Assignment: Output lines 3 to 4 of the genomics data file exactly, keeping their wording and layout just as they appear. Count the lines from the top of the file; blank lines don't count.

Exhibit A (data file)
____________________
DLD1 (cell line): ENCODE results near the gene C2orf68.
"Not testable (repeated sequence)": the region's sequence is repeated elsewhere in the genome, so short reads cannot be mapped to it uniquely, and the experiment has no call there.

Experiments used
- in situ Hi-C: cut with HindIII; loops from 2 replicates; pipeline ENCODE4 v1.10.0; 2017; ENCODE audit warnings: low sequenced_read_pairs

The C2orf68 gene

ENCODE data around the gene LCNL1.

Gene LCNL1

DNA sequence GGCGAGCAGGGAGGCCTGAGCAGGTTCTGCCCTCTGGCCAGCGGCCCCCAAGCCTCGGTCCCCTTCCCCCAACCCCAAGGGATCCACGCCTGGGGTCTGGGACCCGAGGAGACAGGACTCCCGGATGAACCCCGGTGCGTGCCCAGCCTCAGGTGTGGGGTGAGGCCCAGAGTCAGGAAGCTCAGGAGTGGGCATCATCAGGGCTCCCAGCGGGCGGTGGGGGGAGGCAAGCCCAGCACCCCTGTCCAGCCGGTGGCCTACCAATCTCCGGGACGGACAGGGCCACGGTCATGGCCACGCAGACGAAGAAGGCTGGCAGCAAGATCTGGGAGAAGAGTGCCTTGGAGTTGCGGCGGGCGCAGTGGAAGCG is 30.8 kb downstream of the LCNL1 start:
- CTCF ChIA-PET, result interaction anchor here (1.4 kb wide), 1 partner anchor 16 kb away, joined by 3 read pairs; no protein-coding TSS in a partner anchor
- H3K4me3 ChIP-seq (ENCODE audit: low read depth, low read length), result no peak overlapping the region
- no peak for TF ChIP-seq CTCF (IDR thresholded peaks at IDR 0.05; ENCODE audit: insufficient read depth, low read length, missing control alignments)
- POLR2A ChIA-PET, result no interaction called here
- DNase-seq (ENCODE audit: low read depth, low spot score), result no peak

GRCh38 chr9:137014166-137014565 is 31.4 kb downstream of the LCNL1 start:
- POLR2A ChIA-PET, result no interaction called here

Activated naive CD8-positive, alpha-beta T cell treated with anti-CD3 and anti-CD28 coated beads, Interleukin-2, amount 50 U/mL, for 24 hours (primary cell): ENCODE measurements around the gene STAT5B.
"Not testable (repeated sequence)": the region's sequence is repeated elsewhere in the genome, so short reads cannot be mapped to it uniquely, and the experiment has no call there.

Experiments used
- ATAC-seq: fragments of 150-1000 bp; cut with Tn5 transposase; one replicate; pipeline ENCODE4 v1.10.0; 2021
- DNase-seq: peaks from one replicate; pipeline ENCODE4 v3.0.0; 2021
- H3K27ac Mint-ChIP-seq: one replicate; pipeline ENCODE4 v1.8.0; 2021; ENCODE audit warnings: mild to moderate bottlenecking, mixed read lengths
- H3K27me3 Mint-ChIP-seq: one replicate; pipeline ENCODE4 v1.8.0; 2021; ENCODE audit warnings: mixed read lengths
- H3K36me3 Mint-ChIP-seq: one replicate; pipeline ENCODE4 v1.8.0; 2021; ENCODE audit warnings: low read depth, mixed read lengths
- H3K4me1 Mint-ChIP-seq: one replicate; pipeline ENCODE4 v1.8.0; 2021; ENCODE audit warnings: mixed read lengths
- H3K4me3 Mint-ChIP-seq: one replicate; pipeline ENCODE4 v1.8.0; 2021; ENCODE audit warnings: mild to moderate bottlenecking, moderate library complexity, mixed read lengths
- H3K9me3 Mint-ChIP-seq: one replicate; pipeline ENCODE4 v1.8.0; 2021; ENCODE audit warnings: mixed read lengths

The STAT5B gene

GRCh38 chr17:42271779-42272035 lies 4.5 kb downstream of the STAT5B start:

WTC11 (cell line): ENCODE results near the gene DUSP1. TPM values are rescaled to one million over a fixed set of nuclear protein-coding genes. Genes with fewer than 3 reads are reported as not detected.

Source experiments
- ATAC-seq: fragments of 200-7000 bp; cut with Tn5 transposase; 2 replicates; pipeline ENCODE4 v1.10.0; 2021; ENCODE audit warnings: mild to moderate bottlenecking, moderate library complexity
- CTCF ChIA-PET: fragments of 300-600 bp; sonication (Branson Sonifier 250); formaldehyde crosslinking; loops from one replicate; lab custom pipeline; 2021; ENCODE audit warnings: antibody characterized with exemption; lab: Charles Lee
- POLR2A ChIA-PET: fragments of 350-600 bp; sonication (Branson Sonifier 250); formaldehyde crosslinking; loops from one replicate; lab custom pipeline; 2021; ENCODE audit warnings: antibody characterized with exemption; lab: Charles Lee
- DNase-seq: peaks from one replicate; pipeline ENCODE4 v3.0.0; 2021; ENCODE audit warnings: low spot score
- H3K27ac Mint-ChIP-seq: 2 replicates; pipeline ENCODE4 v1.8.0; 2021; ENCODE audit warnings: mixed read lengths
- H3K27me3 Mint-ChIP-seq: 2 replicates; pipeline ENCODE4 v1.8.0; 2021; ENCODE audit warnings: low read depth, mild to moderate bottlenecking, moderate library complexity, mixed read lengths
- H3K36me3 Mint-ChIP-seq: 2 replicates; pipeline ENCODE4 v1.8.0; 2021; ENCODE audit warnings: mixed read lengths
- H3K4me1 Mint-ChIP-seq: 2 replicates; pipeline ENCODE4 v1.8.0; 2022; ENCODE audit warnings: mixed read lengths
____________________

Experiments used
- in situ Hi-C: cut with HindIII; loops from 2 replicates; pipeline ENCODE4 v1.10.0; 2017; ENCODE audit warnings: low sequenced_read_pairs